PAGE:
Speaking about monitoring for somatic changes, I think that we’ve seen some data—at least for other tumors from liquid biopsy—on the Guardant assay. I think that, going forward, is that how we’re going to be doing things, a more circulating tumor DNA as opposed to actually rebiopsying the tumor itself? What are your guys’ thoughts about that?

Kimberly L. Blackwell, MD: I don’t think we’re going to be using any of these in the clinic until we get the bioinformatics caught up with the data that are being derived. So, Carlos’s points about following the tumor sequentially is so important. But then, when I go home from this year’s ASCO meeting and I’ve seen all this great science, does it still mean I’m not going to use everolimus in the second-line setting? Probably not, because it’s a targeted therapy that’s been shown to improve progression-free survival. I think we need the bioinformatics to catch up with the science to help us poor clinicians trying to figure out what to do with patients.

Adam M. Brufsky, MD, PhD: That’s a great question. Right now, you have someone—thankfully it may take 2 years—but you have someone who now progresses on a CDK4/6 inhibitor and, say, letrozole. A lot of people in the community, a lot of people everywhere, really will go to a cytotoxic chemotherapy. What would you guys do? Would you go to exemestane and everolimus?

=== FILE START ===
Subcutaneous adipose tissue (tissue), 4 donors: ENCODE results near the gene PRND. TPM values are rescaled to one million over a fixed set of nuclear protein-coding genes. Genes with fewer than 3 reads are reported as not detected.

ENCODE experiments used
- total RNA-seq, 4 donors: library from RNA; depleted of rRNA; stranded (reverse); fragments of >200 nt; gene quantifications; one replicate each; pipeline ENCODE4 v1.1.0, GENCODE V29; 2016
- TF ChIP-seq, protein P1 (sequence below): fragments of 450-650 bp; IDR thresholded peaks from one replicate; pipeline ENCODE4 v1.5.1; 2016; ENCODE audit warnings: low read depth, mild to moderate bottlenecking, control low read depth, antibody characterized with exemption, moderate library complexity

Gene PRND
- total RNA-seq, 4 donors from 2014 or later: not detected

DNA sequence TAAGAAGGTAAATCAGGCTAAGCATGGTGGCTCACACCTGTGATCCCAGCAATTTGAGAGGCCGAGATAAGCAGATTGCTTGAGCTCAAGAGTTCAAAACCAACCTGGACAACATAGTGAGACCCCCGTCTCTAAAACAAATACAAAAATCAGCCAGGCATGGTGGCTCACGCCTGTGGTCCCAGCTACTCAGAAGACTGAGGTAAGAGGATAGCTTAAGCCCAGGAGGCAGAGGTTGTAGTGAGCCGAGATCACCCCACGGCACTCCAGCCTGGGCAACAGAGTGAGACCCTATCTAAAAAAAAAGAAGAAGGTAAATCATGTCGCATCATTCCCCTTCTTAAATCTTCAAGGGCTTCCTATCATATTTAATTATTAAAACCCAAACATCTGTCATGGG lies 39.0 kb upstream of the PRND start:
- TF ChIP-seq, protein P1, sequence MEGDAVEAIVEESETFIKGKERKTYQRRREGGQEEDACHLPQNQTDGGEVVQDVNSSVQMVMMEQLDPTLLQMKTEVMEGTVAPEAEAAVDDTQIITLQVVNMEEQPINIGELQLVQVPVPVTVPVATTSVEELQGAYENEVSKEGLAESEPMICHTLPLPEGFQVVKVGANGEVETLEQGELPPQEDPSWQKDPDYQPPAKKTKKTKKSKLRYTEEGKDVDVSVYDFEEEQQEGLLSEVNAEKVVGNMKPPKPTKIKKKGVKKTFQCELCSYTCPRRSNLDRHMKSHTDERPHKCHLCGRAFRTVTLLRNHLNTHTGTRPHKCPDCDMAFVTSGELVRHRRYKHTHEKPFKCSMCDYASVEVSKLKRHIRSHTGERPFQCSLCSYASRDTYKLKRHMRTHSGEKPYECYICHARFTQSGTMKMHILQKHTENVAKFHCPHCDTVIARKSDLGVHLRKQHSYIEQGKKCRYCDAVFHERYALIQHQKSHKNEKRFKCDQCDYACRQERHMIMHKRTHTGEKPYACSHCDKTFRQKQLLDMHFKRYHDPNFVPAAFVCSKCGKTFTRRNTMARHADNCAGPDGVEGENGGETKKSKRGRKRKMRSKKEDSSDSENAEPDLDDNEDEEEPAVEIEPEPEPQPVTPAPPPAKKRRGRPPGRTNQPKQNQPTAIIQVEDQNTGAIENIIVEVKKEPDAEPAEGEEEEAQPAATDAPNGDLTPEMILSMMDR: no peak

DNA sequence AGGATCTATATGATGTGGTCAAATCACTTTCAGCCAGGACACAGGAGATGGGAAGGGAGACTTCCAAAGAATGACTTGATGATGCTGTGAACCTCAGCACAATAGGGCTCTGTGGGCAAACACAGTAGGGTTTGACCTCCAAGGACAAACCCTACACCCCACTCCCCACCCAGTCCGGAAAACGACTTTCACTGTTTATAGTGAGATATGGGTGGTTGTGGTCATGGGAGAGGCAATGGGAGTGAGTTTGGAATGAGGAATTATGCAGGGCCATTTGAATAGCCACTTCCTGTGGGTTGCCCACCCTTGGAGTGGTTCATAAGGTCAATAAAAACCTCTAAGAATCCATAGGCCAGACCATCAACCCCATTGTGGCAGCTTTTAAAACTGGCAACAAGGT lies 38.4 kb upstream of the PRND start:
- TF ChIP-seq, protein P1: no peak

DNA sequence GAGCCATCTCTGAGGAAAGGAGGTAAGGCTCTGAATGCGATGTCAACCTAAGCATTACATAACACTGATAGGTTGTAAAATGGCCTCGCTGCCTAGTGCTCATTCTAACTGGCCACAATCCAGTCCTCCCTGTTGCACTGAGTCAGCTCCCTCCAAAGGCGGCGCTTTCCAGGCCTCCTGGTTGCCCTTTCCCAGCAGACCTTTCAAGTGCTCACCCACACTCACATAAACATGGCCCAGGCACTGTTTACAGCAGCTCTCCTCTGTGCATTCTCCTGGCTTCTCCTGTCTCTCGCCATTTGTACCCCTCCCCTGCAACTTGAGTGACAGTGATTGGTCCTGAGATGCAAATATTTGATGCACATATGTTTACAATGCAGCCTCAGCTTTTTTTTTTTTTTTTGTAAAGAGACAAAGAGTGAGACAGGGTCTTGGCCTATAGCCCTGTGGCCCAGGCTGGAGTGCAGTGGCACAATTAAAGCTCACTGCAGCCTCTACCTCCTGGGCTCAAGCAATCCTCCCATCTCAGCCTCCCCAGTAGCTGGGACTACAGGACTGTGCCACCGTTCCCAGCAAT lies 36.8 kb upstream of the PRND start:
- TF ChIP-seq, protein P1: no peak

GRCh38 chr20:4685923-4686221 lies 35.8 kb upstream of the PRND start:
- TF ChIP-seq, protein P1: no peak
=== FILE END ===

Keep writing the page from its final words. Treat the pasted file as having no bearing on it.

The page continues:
Sunil Verma, MD, MSEd, FRCPC: Or single-agent endocrine therapy is still an option on the table, as well.

Adam Brufsky, MD, PhD: Right, absolutely.

Sunil Verma, MD, MSEd, FRCPC: I don’t think necessarily the fact that they had a cell cycle inhibitor means that they need to go to another one, destroy it with chemotherapy. I think endocrine treatment alone is an option, endocrine plus an mTOR inhibitor is an option, and, of course, chemotherapy—if they have significant visceral disease—is an option. But I would not take endocrine treatment off the table for those patients.

Joyce A. O’Shaughnessy, MD: My clinical experience, so far, is patients who still have disease that we would otherwise give endocrine therapy to—looking at sites of disease, tempo of disease—I have had very good responses with everolimus and exemestane or tamoxifen and everolimus after a CDK4/6 inhibitor. I’ve had a number of patients with those ER-(estrogen receptor) driven sites, if you will, not the kind that are calling out for chemotherapy.

Kimberly L. Blackwell, MD: I think people have kind of forgotten about everolimus, honestly, and I think we need to bring it back up on our radar screen. I think we have to be very cautious about jumping from one targeted therapy lily pad to the other. I think these are great to have these options, especially with the targeted agents.

Adam M. Brufsky, MD, PhD: I agree. One last thing before we go off the subject: we have all these great new targeted agents. Where does this leave the PI3 kinase inhibitors? We know we’ve had the BELLE trial, but now we have the alpha-specific agents. What are your thoughts on those, and where do you think they’re going?